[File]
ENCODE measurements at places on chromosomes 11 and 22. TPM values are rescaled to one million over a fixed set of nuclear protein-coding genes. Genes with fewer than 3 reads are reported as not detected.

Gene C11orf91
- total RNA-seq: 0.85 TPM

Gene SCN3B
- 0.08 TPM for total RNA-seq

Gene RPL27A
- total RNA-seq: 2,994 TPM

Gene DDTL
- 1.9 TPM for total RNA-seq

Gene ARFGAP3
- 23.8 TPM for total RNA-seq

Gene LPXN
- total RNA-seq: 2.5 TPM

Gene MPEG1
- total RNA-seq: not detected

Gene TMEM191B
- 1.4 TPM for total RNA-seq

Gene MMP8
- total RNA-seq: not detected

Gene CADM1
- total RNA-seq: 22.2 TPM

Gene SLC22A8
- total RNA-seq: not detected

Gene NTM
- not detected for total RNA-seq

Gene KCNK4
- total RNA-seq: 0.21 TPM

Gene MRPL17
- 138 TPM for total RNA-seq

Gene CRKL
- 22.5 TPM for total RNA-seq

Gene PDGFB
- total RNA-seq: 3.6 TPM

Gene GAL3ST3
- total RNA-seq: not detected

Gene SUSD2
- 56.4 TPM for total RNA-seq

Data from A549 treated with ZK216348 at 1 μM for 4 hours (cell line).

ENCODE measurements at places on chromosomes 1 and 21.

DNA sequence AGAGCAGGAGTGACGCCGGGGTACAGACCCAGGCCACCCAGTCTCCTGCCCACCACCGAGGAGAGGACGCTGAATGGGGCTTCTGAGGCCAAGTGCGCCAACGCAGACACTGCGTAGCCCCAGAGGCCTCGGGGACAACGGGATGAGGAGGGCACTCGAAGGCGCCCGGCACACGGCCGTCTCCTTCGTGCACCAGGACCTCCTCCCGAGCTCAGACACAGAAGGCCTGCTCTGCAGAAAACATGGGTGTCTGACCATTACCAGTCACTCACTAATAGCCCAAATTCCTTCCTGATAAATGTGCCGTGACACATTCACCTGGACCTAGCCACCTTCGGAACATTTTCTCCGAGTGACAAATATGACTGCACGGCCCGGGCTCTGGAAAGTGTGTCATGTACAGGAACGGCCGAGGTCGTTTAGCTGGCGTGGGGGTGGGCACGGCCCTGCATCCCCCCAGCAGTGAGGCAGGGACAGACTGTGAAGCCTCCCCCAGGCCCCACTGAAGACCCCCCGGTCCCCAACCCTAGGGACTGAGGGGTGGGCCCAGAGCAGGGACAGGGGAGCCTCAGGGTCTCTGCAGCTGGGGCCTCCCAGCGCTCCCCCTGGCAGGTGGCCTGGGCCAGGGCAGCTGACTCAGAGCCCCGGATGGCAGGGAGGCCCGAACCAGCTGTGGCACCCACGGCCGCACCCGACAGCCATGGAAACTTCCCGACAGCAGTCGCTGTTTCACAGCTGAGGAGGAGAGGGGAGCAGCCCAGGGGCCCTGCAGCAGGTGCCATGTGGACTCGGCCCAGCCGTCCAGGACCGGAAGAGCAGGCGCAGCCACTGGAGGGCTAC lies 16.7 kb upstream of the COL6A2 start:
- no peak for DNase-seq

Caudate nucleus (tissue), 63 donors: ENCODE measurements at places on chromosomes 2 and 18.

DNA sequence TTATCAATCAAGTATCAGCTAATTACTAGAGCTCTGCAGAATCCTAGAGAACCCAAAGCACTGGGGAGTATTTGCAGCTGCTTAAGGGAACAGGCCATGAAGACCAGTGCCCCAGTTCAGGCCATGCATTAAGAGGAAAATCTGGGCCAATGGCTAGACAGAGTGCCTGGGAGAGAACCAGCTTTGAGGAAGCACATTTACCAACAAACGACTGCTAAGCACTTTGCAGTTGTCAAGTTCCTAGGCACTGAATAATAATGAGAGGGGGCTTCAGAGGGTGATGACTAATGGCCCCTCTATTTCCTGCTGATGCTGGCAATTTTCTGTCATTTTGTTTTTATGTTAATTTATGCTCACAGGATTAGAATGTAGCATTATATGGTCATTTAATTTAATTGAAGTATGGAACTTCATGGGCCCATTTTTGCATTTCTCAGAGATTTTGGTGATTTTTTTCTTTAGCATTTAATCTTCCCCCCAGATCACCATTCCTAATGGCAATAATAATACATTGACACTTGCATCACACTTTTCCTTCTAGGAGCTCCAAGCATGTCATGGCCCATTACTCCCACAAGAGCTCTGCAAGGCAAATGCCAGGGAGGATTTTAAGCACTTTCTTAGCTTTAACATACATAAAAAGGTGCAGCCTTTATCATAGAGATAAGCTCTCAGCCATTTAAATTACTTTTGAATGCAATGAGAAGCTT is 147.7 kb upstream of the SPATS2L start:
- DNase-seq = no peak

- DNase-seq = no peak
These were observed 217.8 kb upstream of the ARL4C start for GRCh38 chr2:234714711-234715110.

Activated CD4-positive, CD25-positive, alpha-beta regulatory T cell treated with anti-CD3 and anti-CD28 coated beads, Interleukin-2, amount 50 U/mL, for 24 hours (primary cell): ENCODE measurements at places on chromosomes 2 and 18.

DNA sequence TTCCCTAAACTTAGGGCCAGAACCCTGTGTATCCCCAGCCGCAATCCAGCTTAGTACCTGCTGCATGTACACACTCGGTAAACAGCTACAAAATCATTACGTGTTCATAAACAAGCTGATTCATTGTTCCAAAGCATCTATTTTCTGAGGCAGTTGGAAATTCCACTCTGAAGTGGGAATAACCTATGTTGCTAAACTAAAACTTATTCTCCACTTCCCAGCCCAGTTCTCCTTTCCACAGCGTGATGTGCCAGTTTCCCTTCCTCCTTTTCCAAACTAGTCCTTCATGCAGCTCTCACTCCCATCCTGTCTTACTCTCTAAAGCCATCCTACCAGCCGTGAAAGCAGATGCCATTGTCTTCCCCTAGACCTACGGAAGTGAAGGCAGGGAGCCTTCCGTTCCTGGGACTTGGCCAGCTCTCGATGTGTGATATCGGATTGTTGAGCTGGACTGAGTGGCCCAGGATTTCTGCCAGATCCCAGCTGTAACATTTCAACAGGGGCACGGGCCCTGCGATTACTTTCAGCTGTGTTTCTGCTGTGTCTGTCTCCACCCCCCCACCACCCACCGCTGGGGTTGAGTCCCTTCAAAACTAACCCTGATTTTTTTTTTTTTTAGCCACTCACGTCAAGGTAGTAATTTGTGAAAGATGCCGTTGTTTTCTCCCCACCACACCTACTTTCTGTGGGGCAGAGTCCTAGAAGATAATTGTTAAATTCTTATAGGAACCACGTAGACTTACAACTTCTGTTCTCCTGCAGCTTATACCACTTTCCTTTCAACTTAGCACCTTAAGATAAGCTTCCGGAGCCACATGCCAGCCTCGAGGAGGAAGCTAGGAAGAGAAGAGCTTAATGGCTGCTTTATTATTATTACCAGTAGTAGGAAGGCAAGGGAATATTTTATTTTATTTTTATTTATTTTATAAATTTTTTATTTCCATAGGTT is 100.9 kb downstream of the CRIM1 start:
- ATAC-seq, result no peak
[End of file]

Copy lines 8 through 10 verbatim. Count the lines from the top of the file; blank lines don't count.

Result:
Gene DDTL
- 1.9 TPM for total RNA-seq

Gene ARFGAP3